For the Killing of Kings

Sunday , 9, January 2022 Leave a comment

Howard A. Jones’ For the Killing of Kings is a fairly recent fantasy novel. I have known Howard for around 23 years when he first contacted me. I was the Official Editor of the Robert E. Howard United Press Association at the time and he told me he wanted to be to Harold Lamb what Glenn Lord was to Robert E. Howard. He succeeded as Harold Lamb’s fiction was reprinted by the University of Nebraska in time.

Howard is also a writer. He started out in the small press and made the leap to novels in 2011. For the Killing of Kings is the first in his Ring-Sword Trilogy.

Asrahn the Master of Squires discovers the famed sword Irion, wielded by the deceased champion, N’lahr on display is a forgery. The squire Elenai is a witness for Asrahn who determines to subtly find out what is going on. Before you know it, Asrahn is murdered and Elenai is on the run as an inconvenient witness. With Kyrkenall the archer, they embark on discovering a conspiracy on what really happened to N’lahr seven years before when the Naor hordes were almost broken. The sword Irion is the McGuffin.

There is adventure and skullduggery in this book. The conspiracy goes right to the top and noble characters are deceived with lies as they pursue Elenai and Kyrkenall thinking they are traitors.

Having known Howard Jones for years, I could pick out inspirations. Howard likes Gold Medal hardboiled crime and western novels. The plot is like a tale of big city crime and corruption. The Naor horse leader is a barbarian steppe nomad leader you see again and again in Harold Lamb’s March of the Barbarians. He likes RPG, there is a dungeon crawl sequence.

There is an ensemble cast of characters with well-done fight scenes and battles. Also some creepy supernatural creatures along the way. The Altenerai are a professional soldier force that are also trained in some magic use. The hearthstone jewels that lie at the heart of the conspiracy can be used to magnify powers but also dangerous and not completely understood. This world has some non-human sentient beings in addition to humans.

After reading For the Killing of Kings, I sent a message to Howard regarding picking out influences. Something I totally missed is he told me this series is a love-letter to Roger Zelazny’s “Amber” novels. I read those in the summer of 1984 when someone gave me the two-volume book club collections. I knocked them off at the time in around two weeks. I remember a few vague things but little in detail so I had to go to Infogalactic and read the summary of the novels.

The Amber novels were a popular series 40 years ago. Avon Books kept them in print from the mid-1970s to the late 1980s. You could always find them at your local Waldenbooks or B. Dalton’s. If you met someone who read fantasy at the time, chances are they read Zelazny’s Amber books.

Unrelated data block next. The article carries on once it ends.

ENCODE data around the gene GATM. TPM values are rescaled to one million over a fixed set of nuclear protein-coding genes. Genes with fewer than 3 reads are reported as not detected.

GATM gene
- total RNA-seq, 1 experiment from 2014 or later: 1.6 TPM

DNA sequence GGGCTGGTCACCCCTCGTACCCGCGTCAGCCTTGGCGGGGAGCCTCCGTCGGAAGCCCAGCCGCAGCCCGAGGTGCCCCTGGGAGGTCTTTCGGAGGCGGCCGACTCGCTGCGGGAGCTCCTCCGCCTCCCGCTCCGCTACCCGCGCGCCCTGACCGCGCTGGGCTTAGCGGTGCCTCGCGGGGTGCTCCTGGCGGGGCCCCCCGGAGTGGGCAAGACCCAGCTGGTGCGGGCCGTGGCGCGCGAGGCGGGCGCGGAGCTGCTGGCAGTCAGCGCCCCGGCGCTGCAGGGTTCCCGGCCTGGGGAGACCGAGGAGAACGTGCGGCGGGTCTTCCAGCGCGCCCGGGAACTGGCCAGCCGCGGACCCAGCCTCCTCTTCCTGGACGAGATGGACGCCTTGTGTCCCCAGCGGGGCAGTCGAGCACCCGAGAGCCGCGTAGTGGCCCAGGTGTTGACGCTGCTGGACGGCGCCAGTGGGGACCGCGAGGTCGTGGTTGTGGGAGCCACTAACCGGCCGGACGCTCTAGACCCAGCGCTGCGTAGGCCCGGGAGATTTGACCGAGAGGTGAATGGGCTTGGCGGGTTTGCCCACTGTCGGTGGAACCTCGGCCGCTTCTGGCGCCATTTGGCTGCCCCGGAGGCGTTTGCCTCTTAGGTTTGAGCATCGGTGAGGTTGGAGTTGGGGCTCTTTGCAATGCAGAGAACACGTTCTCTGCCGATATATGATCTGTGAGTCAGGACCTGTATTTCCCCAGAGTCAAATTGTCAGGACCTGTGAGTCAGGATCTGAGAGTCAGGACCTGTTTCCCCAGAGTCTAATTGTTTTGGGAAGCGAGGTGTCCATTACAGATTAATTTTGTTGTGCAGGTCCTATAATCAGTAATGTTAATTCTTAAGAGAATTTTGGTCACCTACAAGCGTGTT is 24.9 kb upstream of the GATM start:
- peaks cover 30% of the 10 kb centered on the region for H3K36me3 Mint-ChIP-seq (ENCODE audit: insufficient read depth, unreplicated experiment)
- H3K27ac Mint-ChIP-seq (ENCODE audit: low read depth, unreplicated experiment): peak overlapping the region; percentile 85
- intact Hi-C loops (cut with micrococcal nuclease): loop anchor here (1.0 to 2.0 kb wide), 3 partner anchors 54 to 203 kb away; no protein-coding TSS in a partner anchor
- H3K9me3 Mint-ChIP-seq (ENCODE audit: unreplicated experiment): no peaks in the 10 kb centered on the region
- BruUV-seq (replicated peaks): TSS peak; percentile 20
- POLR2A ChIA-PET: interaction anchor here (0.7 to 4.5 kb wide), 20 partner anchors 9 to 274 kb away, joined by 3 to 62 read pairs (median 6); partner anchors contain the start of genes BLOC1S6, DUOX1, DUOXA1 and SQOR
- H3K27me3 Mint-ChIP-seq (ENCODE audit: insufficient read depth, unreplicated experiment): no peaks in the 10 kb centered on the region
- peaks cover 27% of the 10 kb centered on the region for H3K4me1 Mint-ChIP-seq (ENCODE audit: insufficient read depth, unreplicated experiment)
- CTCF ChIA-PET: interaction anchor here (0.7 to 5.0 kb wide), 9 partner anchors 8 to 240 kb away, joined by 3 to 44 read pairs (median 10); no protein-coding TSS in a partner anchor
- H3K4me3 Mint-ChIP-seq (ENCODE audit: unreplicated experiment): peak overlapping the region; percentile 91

I was told that Zelazny was influenced by Henry Kuttner’s The Dark World.

From Infogalactic:

“…the Kuttner story which most impressed me in those most impressionable days was his short novel The Dark World. I returned to it time and time, reading it over and over again, drawn by its colorful, semi-mythic characters and strong action. …looking back, Kuttner and Moore—and, specifically, The Dark World—were doubtless a general influence on my development as a writer. As for their specific influences—particularly on my Amber series—I never thought about it until Jane Lindskold started digging around and began pointing things out to me.”

Maybe one should say Henry Kuttner and C. L. Moore’s The Dark World. Zelazny probably read the original appearance in Startling Stories (Summer 1946). Deuce Richardson said to me that Kuttner’s “Land of the Earthquake” (Startling Stories, May 1947) also is probably an influence. Supposedly C. L. Moore said in the 1970s that she wrote those science-fantasy novels by herself without Kuttner. The Dark World and “Land of the Earthquake” both have elements that remind me of the Jirel stories with the medieval setting. Henry Kuttner’s medieval was late 1930s Warner Brothers costume and back lot. A bit of synchronicity, Zelazny also mentioned Philip Jose Farmer’s “World of Tiers” novels as an influence on Amber. I happen to have a Book Club edition of those novels that also have a cover by Boris Vallejo that I saw as I pulled out the Amber books.

Having finished For the Killing of Kings, I can say I have watched Howard Jones grow as a writer from the historical setting of The Desert of Souls to the Pathfinder novel Plague of Shadows to his own world with Killing. I can imagine the action will be turned up in the second and concluding volumes in this series.

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